Letter from Office of Civil Rights-Bullying
5/19/2017 8:03 AM
Letter from the Office of Civil Rights in the U.S. Department of Education regarding Bullying and Harassment
As you know, student suicides resulting from the bullying and harassment activities of other youths have escalated in the recent past and much of the focus has been on school knowledge of and response to the bullying and harassing behavior. On Tuesday, October 26, 2010, the Office for Civil Rights (OCR) in the U.S. Department of Education issued a Dear Colleague letter concerning schools’ obligations to protect students from student-on-student harassment on the basis of sex (Title IX of the Education Amendments of 1972), race, color, and national origin (Title VI of the Civil Rights Act of 1964), and disability (Section 504 of the Rehabilitation Act of 1973 and Title II of the Americans with Disabilities Act of 1990). The letter clarifies the relationship between bullying and discriminatory harassment, provides examples of harassment, and illustrates how a school should respond in each case. I encourage you to share the information in this letter widely with your staff. The Dear Colleague letter and other relevant information are available on OCR’s website.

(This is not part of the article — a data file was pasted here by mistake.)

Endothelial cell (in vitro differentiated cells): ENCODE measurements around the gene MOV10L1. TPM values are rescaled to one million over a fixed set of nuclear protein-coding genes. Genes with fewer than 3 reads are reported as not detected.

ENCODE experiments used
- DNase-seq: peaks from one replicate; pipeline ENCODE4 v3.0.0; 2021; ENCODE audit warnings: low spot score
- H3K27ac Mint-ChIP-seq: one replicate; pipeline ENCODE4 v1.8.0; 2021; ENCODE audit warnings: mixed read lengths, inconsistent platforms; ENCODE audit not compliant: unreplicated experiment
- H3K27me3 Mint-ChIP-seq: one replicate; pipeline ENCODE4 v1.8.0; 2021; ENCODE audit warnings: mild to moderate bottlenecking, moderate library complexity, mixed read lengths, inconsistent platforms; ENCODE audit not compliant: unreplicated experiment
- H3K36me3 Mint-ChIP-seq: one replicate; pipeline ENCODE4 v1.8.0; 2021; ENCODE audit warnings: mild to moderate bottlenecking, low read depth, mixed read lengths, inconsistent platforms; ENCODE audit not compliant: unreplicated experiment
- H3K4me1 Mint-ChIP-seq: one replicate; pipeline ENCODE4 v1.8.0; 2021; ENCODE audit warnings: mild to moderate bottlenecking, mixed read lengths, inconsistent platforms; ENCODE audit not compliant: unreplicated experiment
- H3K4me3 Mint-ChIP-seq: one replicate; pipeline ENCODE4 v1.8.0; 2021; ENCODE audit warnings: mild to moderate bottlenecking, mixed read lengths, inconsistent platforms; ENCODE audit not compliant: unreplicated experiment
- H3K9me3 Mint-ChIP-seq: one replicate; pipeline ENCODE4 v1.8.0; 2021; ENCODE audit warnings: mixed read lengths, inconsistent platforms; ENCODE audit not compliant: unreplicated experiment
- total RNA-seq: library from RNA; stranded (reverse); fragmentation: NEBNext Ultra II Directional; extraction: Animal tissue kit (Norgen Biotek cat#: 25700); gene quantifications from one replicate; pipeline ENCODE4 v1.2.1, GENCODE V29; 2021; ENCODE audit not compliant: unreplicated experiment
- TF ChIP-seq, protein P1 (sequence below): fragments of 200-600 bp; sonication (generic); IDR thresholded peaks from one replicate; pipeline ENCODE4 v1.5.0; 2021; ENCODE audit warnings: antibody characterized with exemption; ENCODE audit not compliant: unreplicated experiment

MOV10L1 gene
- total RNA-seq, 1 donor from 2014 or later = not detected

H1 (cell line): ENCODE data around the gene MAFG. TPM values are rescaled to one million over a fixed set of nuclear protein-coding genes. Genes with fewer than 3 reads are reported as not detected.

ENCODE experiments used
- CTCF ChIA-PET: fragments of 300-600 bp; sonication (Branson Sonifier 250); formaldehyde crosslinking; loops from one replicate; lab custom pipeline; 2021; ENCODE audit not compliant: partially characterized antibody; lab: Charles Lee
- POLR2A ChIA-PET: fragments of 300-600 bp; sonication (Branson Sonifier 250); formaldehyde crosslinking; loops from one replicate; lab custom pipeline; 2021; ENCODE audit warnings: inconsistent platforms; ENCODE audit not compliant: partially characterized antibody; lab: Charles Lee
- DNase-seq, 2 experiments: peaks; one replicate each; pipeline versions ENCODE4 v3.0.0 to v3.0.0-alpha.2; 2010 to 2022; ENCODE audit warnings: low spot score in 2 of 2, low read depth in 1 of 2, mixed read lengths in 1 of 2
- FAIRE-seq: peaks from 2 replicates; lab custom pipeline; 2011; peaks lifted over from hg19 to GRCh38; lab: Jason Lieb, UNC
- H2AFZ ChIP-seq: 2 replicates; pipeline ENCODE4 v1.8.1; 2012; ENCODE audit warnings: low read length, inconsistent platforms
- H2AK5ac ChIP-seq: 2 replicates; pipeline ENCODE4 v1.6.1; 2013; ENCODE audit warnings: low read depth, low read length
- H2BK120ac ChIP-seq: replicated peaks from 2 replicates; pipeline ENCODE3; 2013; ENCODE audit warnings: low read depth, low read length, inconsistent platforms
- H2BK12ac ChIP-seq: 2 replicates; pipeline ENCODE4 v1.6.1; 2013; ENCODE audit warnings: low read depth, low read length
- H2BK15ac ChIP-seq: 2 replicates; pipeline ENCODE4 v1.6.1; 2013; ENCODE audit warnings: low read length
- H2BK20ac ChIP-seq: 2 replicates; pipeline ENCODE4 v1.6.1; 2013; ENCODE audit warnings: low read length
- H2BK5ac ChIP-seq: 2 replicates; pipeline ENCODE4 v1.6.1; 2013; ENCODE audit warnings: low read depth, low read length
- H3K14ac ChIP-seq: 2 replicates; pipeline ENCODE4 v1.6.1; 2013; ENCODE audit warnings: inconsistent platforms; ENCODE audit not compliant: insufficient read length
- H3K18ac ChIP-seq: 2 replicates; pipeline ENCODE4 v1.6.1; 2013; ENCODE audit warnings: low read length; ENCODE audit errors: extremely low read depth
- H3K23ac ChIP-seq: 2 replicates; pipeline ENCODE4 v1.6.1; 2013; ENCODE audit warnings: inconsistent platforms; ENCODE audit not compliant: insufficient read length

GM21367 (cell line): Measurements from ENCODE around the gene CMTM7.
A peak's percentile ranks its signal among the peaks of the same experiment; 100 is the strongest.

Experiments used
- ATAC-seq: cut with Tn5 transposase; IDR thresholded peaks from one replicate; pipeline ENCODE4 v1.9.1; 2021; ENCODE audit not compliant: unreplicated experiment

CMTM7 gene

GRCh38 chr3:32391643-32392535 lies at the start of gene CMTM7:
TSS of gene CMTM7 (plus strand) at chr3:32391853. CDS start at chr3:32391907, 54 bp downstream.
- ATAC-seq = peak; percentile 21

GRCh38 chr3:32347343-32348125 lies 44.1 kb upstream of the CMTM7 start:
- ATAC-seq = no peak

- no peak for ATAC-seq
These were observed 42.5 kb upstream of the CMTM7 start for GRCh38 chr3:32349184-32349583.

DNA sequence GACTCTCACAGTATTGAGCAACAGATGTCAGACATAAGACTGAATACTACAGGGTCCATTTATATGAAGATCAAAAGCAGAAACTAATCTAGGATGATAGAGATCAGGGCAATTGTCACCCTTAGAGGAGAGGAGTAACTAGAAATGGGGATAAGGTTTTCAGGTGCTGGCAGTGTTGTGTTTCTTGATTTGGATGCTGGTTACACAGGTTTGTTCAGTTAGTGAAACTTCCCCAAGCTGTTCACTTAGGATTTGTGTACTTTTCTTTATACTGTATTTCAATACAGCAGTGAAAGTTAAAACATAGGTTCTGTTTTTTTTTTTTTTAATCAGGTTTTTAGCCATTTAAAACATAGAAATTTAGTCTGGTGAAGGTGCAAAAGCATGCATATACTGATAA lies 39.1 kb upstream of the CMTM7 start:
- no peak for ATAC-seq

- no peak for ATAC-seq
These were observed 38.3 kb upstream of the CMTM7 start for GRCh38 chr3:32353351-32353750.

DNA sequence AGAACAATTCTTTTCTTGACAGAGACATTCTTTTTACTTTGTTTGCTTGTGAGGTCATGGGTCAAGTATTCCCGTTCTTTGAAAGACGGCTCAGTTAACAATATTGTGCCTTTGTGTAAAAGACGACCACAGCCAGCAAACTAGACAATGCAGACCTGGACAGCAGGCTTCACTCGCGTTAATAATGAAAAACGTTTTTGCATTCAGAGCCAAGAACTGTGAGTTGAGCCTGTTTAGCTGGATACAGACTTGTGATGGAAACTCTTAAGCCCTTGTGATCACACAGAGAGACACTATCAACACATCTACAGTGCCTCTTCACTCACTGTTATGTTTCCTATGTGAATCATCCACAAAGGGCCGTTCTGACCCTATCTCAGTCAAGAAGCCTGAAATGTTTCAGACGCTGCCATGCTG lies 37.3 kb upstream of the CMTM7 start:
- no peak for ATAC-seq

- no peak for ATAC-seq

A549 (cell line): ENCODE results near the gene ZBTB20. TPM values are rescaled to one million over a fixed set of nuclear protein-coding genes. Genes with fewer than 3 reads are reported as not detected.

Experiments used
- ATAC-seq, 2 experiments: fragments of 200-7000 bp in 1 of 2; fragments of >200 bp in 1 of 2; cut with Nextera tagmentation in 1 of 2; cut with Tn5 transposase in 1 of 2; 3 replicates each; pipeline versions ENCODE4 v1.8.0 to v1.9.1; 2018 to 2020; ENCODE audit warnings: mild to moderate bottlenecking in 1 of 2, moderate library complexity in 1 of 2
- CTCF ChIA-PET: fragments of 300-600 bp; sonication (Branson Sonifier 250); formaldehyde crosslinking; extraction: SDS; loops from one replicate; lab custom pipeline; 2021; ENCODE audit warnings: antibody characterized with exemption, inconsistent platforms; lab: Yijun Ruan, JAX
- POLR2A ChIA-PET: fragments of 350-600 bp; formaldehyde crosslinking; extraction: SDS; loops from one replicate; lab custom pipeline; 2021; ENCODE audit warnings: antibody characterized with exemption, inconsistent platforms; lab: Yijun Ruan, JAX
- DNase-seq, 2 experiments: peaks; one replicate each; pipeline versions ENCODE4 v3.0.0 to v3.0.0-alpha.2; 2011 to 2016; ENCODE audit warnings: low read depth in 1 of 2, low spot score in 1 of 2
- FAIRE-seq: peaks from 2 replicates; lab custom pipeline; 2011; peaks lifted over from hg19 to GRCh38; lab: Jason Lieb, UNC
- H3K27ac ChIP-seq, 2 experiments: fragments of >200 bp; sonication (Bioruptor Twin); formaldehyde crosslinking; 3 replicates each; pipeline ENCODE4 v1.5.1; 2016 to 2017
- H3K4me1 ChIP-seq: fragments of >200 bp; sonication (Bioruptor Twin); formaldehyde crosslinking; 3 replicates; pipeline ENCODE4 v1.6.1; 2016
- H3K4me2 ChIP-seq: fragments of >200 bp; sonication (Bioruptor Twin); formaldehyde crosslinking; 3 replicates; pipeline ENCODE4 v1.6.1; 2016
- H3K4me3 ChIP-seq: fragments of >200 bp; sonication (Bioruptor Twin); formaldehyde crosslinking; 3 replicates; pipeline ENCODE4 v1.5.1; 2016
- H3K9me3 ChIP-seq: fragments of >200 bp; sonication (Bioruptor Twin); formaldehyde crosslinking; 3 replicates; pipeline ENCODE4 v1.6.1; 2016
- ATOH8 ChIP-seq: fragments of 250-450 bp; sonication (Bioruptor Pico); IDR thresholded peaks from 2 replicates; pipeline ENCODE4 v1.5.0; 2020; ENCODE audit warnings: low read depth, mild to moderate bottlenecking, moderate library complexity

Additionally, Kentucky law has strengthened the school staff investigation and reporting requirements and includes the responsibility to report any knowledge or reasonable suspicion of conduct which would constitute victimization, commission of any felony offense specified in KRS Chapter 508, of a student by another student while on school premises, on school-sponsored transportation, or at a school-sponsored event. KRS 158.156 was passed by our state legislature in 2008 to require responsible supervision of the students entrusted in our care, both the students who would perpetrate these actions and those who would suffer at their hands. It bears noting that though the civil laws only protect students from bullying resulting from discrimination of a protected status, the Kentucky Penal Code, KRS Chapters 500 et seq., as well as other civil liability laws (e.g., libel and slander and intentional infliction of emotional distress) are not limited to acts against those with protected statuses.
The modes and frequency of bullying have increased through technology such as the Internet and chat boards. As a result, bullying is more pervasive by reaching students even in the once safe home environment. Please monitor student use of your school’s resources and the policies for use to ensure student bullying is not facilitated by these modes of communication. You will also want to review your school bullying and harassment investigation and response policies and procedures, in light of this information, and can contact our agency with any questions.
Again, we encourage parents and students to work with the local school district staff if at all possible to find and attain an amicable resolution of issues, including those of student safety.
Finally, if you are seeking legal advice regarding this matter, you can consult either the Children’s Law Center (CLC) or a private attorney. CLC is a non-profit organization that provides legal guidance and representation to families regarding educational issues such as this.